A year after he began his last pastorate, he was diagnosed with an inoperable brain tumor.  It was just about the time I was getting ready to leave Minnesota and journey down to Texas.  I got on his Caring Bridge site and read about his progress.

I've kept track of people on Caring Bridge before, but John's updates were unlike any others.  Updates on his progress were slight.  What he shared, day after day, was encouragement.  From his hospital bed, from where-ever he was, when he couldn't speak or preach, he shared his faith and encouragement with everyone who read his words.  He shared the importance of joy.  He shared his conviction that all of our lives make a difference.  He shares his love of God, and God's grace.

John did some impressive things in his years in ministry.  Because of his passion for the least and the lost, he was instrumental in developing both local and global outreach ministries.  He wanted to make the world more like the Kingdom Jesus envisioned.  But in the last years of his life, when he couldn't do the impressive things any longer,  I saw so clearly the spiritual foundation of his ministry, his call.

It was Grace.  He had this profound experience of God's grace, the love of God given freely to him.  It broke his heart to know how many people did not believe that God loved them, did not believe they were worthy of God's love.  He wanted everyone to experience that.

And he wanted to build bridges, not walls.  Underneath all of the ministries and foundations, what he wanted was to reflect the love of God in Christ, and that this love was for ALL people.  So he loved people who disagreed with him, and disagreed with him passionately, and he showed that.  And he said, you  might consider him naive and a Pollyanna, but he had been called the worst of names because he dared to reflect Christ's love, and build bridges.

It is not often that we get to see someone's calling, distilled to its most basic form, and then reflected so clearly.  But that is what I give thanks for in the life of my friend John.  I give thanks for his clear reflection of the grace of God, which is love.  

I give thanks for John.  And for the love of Christ, which filled him, and fills him still.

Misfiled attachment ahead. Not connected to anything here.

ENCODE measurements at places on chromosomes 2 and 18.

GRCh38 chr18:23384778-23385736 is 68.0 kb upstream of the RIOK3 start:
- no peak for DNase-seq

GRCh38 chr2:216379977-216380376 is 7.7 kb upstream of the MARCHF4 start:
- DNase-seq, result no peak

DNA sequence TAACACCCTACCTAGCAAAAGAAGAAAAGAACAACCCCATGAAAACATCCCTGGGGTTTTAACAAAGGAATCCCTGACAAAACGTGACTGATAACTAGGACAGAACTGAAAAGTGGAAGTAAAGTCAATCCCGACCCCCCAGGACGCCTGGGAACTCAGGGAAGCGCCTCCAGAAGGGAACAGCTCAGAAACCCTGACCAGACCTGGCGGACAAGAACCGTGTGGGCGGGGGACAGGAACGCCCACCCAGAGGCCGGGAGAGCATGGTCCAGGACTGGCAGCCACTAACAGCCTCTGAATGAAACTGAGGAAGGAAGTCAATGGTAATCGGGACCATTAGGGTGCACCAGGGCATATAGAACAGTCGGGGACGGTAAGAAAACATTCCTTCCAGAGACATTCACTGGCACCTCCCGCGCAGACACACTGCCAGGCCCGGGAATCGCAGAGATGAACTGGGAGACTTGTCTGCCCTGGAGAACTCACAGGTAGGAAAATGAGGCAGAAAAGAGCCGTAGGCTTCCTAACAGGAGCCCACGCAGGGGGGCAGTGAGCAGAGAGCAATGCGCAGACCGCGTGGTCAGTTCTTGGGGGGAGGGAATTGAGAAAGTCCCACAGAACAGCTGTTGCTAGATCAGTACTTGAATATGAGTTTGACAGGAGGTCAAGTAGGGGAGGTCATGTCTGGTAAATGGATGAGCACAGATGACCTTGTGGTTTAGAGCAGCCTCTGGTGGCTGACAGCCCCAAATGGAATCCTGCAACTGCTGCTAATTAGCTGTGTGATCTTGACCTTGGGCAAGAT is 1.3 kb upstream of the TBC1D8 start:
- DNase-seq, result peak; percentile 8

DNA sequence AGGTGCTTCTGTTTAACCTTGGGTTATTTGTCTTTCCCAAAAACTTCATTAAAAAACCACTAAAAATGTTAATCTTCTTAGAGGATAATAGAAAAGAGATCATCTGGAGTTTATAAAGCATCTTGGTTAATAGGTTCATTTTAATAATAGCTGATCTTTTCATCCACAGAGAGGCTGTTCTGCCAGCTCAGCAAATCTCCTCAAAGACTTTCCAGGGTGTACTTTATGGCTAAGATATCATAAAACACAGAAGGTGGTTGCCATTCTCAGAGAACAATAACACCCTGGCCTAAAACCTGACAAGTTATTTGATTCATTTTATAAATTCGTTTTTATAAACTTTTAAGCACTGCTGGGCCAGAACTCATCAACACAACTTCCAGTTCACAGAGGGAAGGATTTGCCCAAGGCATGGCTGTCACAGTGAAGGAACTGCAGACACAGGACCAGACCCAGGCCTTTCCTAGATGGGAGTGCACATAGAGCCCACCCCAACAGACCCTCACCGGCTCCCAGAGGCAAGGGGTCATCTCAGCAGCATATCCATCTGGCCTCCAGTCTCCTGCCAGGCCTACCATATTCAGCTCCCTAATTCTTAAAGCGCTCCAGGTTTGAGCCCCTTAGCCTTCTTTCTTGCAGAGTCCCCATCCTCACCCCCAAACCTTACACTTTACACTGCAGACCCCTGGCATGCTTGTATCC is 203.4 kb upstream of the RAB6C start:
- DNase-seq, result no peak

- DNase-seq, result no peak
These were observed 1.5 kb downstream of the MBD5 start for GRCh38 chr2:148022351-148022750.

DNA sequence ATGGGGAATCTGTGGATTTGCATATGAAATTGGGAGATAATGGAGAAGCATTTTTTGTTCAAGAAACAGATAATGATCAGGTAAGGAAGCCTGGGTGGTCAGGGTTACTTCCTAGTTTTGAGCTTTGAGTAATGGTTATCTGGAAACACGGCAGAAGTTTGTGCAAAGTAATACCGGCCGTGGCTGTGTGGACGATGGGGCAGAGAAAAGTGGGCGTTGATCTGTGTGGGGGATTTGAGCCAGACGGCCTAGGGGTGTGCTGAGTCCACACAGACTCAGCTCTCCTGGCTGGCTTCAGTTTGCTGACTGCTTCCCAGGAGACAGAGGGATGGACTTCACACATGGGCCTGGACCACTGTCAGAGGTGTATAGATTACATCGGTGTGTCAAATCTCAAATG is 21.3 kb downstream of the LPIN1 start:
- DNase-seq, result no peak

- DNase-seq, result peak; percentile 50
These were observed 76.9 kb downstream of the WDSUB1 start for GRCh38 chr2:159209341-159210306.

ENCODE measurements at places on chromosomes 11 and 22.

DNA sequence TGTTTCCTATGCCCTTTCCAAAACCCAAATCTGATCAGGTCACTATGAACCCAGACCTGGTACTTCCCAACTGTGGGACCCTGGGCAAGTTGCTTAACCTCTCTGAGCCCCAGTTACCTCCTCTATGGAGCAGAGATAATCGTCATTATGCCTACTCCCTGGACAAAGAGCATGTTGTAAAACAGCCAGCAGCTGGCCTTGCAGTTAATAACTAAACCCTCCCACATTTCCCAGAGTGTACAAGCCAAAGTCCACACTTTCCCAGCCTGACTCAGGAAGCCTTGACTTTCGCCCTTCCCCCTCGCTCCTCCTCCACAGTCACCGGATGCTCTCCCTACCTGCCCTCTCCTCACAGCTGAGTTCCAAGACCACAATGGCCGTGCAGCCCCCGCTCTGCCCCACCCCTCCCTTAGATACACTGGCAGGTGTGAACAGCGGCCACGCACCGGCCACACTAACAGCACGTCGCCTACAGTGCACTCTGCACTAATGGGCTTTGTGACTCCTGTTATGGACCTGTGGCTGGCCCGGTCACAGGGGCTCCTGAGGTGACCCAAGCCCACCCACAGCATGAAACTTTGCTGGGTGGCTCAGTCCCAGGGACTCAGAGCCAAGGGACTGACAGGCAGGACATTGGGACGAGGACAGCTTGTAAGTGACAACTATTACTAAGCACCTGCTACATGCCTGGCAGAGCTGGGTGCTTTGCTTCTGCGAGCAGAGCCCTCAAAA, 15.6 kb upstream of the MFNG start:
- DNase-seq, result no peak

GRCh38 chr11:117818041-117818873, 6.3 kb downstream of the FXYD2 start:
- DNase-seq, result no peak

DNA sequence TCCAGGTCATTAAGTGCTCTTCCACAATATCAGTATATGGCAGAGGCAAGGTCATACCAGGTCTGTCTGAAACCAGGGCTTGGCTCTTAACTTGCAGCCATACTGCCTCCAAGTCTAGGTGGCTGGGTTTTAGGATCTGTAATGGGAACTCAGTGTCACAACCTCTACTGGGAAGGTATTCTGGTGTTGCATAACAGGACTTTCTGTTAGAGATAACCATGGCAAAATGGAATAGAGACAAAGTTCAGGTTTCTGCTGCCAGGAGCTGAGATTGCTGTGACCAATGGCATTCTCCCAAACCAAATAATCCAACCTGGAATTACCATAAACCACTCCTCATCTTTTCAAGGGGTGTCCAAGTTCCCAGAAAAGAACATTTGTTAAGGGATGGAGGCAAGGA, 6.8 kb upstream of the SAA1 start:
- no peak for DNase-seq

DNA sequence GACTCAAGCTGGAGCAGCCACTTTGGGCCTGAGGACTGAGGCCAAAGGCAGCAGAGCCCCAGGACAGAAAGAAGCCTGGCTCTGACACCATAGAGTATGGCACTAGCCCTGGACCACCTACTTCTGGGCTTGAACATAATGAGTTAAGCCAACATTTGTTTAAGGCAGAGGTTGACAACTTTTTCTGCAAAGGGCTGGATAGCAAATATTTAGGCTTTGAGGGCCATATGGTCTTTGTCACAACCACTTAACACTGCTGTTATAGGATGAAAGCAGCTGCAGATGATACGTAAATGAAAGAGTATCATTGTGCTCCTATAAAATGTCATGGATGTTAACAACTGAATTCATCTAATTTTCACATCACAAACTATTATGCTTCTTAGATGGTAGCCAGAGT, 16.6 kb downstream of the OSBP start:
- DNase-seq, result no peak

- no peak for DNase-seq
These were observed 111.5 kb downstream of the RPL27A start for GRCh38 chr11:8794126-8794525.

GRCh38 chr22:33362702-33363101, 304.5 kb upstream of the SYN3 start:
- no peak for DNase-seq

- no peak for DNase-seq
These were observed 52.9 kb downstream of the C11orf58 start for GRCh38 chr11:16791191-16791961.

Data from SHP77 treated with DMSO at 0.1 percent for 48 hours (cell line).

A colleague at his last church said of him, "He taught us how to live, and he taught us how to die."

Whatever else you say, this is what it means to be a leader.

And today, and at such a time as this, when divisions and hatred are so high, somehow, his calling, and his life, give me hope.

Sunday, January 15, 2017

Loving the Children

I will freely admit that I didn't really know what I was doing.  I thought I was planning the children's message.  This is something I do every week, with varying degrees of success.  Sometimes we crash and burn.  Sometimes the light shines.

There are a lot of opportunities for failure in a children's message.  I can tell you stories about times when the whole enterprise got away from me, when I thought I was going to have a heart-warming conversation, and instead 20 children at once wanted to share with me embarrassing details of their morning.  Or, there was the time when, for some reason, in the middle of a children's message, one child solemnly raised his hand, and asked the question, "Is there a mean God too?"

I had gotten some on line inspiration to connect with the first chapter of the gospel of John:  the spot where John the Baptist points to Jesus and declares him to be the Lamb of God.  We were going to have Show and Tell, just like we used to do when I was in grade school.  I emailed a few parents, to see whether their children could share something for a brief time of "show and tell."

But something happened at the children's sermon time.  Two of our youth and one younger child had something to share this morning.  A young confirmation student stood up and shared a lap blanket, a gift from a beloved aunt that meant a lot to her.  A high school student shared a remote control plane, which he had "take off" from the floor and fly around the sanctuary for a moment.  And a little girl shared a box her father had bought her from one of his trips overseas, a small, beloved box where she stored treasures.

And I shared about John the Baptist, the one who showed the disciples who Jesus was, and then told them about him too.

So, that was the gospel message.

But, just like the Holy Scriptures, which I like to say have a "surplus of meaning", so also this children's message carried a surplus of meaning, not intended by me.